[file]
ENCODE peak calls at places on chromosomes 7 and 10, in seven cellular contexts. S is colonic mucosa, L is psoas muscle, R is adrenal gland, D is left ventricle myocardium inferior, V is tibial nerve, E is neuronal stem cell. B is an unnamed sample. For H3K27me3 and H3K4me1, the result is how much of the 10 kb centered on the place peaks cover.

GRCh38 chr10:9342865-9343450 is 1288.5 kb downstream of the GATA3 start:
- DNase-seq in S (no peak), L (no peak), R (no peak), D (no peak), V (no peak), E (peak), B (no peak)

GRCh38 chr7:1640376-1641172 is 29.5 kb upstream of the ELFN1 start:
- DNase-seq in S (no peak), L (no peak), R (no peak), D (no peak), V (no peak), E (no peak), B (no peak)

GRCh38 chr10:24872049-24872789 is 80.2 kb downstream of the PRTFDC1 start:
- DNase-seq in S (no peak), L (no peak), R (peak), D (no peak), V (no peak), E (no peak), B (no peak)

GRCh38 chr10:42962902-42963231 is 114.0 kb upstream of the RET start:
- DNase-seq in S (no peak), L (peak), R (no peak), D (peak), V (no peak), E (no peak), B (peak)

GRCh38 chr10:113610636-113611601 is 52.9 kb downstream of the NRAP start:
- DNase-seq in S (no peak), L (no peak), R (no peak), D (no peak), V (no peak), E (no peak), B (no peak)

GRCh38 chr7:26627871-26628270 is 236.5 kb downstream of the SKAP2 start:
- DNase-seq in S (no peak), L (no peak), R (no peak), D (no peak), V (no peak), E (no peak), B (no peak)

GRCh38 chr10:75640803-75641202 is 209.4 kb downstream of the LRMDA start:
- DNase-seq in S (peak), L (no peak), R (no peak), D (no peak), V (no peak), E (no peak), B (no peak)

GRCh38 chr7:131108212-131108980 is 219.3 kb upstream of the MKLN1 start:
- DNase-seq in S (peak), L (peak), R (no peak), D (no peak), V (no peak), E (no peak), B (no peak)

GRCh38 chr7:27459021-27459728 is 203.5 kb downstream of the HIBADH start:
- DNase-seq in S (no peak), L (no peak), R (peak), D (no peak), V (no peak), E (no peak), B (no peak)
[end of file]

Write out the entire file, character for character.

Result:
ENCODE peak calls at places on chromosomes 7 and 10, in seven cellular contexts. S is colonic mucosa, L is psoas muscle, R is adrenal gland, D is left ventricle myocardium inferior, V is tibial nerve, E is neuronal stem cell. B is an unnamed sample. For H3K27me3 and H3K4me1, the result is how much of the 10 kb centered on the place peaks cover.

GRCh38 chr10:9342865-9343450 is 1288.5 kb downstream of the GATA3 start:
- DNase-seq in S (no peak), L (no peak), R (no peak), D (no peak), V (no peak), E (peak), B (no peak)

GRCh38 chr7:1640376-1641172 is 29.5 kb upstream of the ELFN1 start:
- DNase-seq in S (no peak), L (no peak), R (no peak), D (no peak), V (no peak), E (no peak), B (no peak)

GRCh38 chr10:24872049-24872789 is 80.2 kb downstream of the PRTFDC1 start:
- DNase-seq in S (no peak), L (no peak), R (peak), D (no peak), V (no peak), E (no peak), B (no peak)

GRCh38 chr10:42962902-42963231 is 114.0 kb upstream of the RET start:
- DNase-seq in S (no peak), L (peak), R (no peak), D (peak), V (no peak), E (no peak), B (peak)

GRCh38 chr10:113610636-113611601 is 52.9 kb downstream of the NRAP start:
- DNase-seq in S (no peak), L (no peak), R (no peak), D (no peak), V (no peak), E (no peak), B (no peak)

GRCh38 chr7:26627871-26628270 is 236.5 kb downstream of the SKAP2 start:
- DNase-seq in S (no peak), L (no peak), R (no peak), D (no peak), V (no peak), E (no peak), B (no peak)

GRCh38 chr10:75640803-75641202 is 209.4 kb downstream of the LRMDA start:
- DNase-seq in S (peak), L (no peak), R (no peak), D (no peak), V (no peak), E (no peak), B (no peak)

GRCh38 chr7:131108212-131108980 is 219.3 kb upstream of the MKLN1 start:
- DNase-seq in S (peak), L (peak), R (no peak), D (no peak), V (no peak), E (no peak), B (no peak)

GRCh38 chr7:27459021-27459728 is 203.5 kb downstream of the HIBADH start:
- DNase-seq in S (no peak), L (no peak), R (peak), D (no peak), V (no peak), E (no peak), B (no peak)